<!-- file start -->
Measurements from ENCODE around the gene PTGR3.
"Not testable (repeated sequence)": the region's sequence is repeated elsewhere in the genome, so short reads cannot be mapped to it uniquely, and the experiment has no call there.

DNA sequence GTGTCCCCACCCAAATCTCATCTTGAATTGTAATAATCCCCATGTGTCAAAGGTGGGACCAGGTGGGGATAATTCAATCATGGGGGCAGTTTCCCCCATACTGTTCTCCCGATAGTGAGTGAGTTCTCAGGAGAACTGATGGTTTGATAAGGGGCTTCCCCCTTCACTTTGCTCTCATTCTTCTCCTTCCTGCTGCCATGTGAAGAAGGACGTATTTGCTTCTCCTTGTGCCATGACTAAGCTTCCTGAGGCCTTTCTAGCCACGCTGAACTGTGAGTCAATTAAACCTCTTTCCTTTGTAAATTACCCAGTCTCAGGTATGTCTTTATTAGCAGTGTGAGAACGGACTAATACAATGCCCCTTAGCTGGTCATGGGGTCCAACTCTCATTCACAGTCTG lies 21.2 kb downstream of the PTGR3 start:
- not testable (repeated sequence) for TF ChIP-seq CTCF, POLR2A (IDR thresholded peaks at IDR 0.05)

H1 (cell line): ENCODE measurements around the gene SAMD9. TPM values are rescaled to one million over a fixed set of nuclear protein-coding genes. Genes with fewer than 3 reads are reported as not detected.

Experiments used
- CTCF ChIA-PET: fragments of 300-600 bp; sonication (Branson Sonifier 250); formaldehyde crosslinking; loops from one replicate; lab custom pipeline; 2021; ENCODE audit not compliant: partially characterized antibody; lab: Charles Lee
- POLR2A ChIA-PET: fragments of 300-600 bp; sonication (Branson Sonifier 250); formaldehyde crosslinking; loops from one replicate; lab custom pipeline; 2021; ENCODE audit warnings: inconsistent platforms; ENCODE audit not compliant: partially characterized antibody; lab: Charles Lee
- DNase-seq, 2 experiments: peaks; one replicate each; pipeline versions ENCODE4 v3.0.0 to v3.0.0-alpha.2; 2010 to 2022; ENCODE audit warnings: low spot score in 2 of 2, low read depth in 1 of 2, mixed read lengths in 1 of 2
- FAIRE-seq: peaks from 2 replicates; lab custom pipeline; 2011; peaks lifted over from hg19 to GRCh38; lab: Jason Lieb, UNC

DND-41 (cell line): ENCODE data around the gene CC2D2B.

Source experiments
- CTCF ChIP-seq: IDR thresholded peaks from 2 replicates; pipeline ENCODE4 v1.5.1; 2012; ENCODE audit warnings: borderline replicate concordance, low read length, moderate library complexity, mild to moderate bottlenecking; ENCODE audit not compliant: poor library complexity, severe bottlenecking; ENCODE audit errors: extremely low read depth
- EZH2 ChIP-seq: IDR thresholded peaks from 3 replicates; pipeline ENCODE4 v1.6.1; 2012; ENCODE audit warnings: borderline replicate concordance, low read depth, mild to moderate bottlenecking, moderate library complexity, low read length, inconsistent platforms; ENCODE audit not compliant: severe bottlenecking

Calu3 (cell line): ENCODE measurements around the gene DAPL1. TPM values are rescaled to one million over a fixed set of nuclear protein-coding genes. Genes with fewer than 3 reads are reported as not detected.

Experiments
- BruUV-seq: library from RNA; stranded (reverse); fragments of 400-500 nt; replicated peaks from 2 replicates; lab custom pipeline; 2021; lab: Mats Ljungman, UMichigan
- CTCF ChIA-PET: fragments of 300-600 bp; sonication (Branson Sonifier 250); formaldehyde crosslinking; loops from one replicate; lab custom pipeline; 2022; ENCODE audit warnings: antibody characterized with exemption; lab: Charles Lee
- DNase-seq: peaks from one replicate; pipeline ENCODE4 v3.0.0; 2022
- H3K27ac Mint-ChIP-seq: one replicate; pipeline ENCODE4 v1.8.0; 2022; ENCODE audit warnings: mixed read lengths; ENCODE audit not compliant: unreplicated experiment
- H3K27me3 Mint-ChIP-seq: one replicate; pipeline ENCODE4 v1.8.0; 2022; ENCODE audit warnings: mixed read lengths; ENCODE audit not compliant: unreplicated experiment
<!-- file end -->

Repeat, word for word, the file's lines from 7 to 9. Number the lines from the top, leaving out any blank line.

- CTCF ChIA-PET: fragments of 300-600 bp; sonication (Branson Sonifier 250); formaldehyde crosslinking; loops from one replicate; lab custom pipeline; 2021; ENCODE audit not compliant: partially characterized antibody; lab: Charles Lee
- POLR2A ChIA-PET: fragments of 300-600 bp; sonication (Branson Sonifier 250); formaldehyde crosslinking; loops from one replicate; lab custom pipeline; 2021; ENCODE audit warnings: inconsistent platforms; ENCODE audit not compliant: partially characterized antibody; lab: Charles Lee
- DNase-seq, 2 experiments: peaks; one replicate each; pipeline versions ENCODE4 v3.0.0 to v3.0.0-alpha.2; 2010 to 2022; ENCODE audit warnings: low spot score in 2 of 2, low read depth in 1 of 2, mixed read lengths in 1 of 2